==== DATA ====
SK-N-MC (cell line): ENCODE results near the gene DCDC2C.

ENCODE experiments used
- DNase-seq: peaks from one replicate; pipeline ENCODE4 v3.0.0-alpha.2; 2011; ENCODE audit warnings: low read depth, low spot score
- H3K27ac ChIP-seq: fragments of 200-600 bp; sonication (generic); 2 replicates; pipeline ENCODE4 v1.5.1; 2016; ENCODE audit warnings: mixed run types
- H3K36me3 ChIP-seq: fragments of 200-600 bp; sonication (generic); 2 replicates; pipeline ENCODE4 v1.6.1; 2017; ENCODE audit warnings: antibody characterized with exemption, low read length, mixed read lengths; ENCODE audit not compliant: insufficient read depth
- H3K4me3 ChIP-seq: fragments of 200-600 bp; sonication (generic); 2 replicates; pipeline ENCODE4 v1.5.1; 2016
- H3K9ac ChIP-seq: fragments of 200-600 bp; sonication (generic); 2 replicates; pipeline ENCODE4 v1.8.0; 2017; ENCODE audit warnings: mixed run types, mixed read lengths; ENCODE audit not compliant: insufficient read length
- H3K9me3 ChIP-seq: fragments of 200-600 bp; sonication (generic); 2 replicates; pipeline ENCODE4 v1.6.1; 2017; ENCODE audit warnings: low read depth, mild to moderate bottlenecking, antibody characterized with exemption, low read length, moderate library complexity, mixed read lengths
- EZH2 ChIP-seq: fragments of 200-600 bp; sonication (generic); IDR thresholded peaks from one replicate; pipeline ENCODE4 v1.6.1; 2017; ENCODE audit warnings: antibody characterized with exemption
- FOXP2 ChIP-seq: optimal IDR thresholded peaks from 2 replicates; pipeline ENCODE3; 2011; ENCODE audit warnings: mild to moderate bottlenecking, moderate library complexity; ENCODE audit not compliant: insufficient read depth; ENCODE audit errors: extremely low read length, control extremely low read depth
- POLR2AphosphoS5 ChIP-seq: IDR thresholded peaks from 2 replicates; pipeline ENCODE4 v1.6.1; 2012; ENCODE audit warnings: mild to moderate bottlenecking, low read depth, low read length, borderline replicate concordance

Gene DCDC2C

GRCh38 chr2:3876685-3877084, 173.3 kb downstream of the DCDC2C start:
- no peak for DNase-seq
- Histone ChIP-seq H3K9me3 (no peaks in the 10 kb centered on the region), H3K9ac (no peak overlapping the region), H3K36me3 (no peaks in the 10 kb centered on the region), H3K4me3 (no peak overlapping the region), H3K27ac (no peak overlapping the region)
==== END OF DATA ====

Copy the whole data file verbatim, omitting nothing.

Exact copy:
SK-N-MC (cell line): ENCODE results near the gene DCDC2C.

ENCODE experiments used
- DNase-seq: peaks from one replicate; pipeline ENCODE4 v3.0.0-alpha.2; 2011; ENCODE audit warnings: low read depth, low spot score
- H3K27ac ChIP-seq: fragments of 200-600 bp; sonication (generic); 2 replicates; pipeline ENCODE4 v1.5.1; 2016; ENCODE audit warnings: mixed run types
- H3K36me3 ChIP-seq: fragments of 200-600 bp; sonication (generic); 2 replicates; pipeline ENCODE4 v1.6.1; 2017; ENCODE audit warnings: antibody characterized with exemption, low read length, mixed read lengths; ENCODE audit not compliant: insufficient read depth
- H3K4me3 ChIP-seq: fragments of 200-600 bp; sonication (generic); 2 replicates; pipeline ENCODE4 v1.5.1; 2016
- H3K9ac ChIP-seq: fragments of 200-600 bp; sonication (generic); 2 replicates; pipeline ENCODE4 v1.8.0; 2017; ENCODE audit warnings: mixed run types, mixed read lengths; ENCODE audit not compliant: insufficient read length
- H3K9me3 ChIP-seq: fragments of 200-600 bp; sonication (generic); 2 replicates; pipeline ENCODE4 v1.6.1; 2017; ENCODE audit warnings: low read depth, mild to moderate bottlenecking, antibody characterized with exemption, low read length, moderate library complexity, mixed read lengths
- EZH2 ChIP-seq: fragments of 200-600 bp; sonication (generic); IDR thresholded peaks from one replicate; pipeline ENCODE4 v1.6.1; 2017; ENCODE audit warnings: antibody characterized with exemption
- FOXP2 ChIP-seq: optimal IDR thresholded peaks from 2 replicates; pipeline ENCODE3; 2011; ENCODE audit warnings: mild to moderate bottlenecking, moderate library complexity; ENCODE audit not compliant: insufficient read depth; ENCODE audit errors: extremely low read length, control extremely low read depth
- POLR2AphosphoS5 ChIP-seq: IDR thresholded peaks from 2 replicates; pipeline ENCODE4 v1.6.1; 2012; ENCODE audit warnings: mild to moderate bottlenecking, low read depth, low read length, borderline replicate concordance

Gene DCDC2C

GRCh38 chr2:3876685-3877084, 173.3 kb downstream of the DCDC2C start:
- no peak for DNase-seq
- Histone ChIP-seq H3K9me3 (no peaks in the 10 kb centered on the region), H3K9ac (no peak overlapping the region), H3K36me3 (no peaks in the 10 kb centered on the region), H3K4me3 (no peak overlapping the region), H3K27ac (no peak overlapping the region)